The survivors of the Nazi concentration camps featured in the portrait series The Irreversible often say that in the camp one could forget one’s name, but not the number, which provided a new subhuman identity stripped of all spirituality.
The style of these portraits denies the impersonal tone of the Nazi statistics. The striking namelessness of the victims, the numbers recurring in historical reports, and the ongoing debates about how many people really died take away all individuality from the prisoners. This project aims to restore their faces and show a little piece of what they managed to salvage in spite of the cruelty and the humiliation.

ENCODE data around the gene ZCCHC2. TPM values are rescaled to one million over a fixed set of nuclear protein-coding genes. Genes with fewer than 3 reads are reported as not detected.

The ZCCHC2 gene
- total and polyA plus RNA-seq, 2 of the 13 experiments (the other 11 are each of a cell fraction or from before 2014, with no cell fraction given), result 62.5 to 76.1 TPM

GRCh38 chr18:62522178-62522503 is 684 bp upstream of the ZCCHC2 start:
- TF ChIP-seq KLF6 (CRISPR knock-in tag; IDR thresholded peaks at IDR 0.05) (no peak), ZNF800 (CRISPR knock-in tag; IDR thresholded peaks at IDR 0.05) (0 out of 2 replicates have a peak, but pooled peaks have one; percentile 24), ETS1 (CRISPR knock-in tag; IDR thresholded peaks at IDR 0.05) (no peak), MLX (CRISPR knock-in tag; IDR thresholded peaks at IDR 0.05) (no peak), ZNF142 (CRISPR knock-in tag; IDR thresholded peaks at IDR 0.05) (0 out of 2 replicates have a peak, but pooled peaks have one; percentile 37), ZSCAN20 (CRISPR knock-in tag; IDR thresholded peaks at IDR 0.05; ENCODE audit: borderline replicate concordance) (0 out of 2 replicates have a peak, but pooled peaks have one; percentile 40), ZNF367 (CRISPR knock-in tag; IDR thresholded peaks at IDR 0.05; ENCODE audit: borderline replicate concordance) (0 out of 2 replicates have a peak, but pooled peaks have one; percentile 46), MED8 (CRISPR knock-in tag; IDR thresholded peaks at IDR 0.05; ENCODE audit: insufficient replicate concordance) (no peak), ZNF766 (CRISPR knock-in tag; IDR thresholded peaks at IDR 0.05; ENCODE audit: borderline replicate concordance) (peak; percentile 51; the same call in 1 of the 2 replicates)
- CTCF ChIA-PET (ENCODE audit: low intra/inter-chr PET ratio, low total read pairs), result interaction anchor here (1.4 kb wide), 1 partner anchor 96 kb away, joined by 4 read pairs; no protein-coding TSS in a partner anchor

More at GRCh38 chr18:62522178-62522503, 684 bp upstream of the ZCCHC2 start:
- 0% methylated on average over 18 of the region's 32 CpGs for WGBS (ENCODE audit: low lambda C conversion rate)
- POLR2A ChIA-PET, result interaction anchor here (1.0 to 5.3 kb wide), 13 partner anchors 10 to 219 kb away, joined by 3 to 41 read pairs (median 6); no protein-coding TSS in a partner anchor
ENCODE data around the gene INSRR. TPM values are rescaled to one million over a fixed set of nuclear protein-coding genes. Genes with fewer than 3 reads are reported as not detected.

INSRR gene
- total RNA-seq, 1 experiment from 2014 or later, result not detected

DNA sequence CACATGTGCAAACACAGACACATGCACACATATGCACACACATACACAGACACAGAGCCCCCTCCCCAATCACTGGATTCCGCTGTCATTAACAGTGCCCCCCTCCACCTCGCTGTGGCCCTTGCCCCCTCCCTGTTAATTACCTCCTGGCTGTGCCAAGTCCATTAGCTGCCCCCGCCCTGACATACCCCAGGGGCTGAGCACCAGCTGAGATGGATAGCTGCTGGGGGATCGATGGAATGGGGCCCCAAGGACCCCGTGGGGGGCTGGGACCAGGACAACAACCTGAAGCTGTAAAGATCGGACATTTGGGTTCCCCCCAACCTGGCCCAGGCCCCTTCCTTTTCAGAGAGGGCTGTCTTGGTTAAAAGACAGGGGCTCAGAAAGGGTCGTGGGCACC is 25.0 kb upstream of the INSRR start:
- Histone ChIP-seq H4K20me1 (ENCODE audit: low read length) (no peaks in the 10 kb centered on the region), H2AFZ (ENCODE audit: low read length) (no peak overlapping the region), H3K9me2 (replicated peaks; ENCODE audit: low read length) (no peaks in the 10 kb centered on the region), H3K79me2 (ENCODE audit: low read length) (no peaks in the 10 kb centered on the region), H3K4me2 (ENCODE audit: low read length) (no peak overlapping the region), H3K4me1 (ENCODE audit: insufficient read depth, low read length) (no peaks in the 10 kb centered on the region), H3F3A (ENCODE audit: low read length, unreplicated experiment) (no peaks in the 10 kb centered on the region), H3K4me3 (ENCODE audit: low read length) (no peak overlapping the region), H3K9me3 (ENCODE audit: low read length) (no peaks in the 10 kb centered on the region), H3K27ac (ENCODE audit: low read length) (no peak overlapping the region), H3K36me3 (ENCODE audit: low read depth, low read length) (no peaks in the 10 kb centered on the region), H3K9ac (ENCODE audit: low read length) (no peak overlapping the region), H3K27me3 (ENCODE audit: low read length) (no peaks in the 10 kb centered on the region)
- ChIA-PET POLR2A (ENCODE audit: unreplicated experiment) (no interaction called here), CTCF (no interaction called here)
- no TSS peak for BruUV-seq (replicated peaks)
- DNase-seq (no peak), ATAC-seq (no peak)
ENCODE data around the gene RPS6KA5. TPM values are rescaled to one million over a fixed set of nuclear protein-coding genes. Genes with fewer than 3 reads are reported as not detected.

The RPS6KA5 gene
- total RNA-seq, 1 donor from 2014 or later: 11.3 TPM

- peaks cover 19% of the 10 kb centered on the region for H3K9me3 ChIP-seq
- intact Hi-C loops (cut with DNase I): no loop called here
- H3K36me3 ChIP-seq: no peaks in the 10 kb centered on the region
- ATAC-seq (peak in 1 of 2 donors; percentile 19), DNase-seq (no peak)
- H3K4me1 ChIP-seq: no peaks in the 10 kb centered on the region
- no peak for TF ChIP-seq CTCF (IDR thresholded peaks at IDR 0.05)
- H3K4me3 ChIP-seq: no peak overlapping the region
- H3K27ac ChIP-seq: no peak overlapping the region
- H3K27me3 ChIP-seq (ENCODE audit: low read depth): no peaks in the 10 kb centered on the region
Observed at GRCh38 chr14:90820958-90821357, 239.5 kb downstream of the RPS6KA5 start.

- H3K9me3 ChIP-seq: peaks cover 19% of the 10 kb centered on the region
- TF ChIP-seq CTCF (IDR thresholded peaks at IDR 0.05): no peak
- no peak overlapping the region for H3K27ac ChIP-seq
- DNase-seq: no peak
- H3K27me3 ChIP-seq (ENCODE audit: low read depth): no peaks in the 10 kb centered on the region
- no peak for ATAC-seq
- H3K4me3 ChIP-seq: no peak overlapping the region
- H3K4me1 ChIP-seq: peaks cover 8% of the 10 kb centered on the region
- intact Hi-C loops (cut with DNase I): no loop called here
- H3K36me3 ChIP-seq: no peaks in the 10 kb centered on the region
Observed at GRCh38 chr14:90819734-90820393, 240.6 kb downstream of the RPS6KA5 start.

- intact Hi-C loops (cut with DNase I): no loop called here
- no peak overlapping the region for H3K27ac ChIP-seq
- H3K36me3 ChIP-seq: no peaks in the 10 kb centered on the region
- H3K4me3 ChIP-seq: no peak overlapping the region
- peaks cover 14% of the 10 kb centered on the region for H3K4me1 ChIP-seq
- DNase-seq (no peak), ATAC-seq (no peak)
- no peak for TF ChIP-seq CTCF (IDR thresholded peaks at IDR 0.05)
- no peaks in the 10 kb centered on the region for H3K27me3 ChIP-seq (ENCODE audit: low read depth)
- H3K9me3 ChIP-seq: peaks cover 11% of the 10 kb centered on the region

The photographs were taken in the survivors’ homes during intimate conversations when they were affected by strong emotions evoked by their memories. Looking at these photographs, one might sense that they have returned to those dark places.

Technical details:

42* black & white photographs, framed with raw splintered barnwood

        60×90 cm (Europe based)
        24×36 inches (US)

*Separate U.S.-based show available with smaller dimensions 12x18in and 30 prints.
Optional: multimedia presentation and caption texts

To rent, contact:

U.S. and the Americas
Alison Meyer

Dominique Viger

Rest of World
Nick Papadopoulos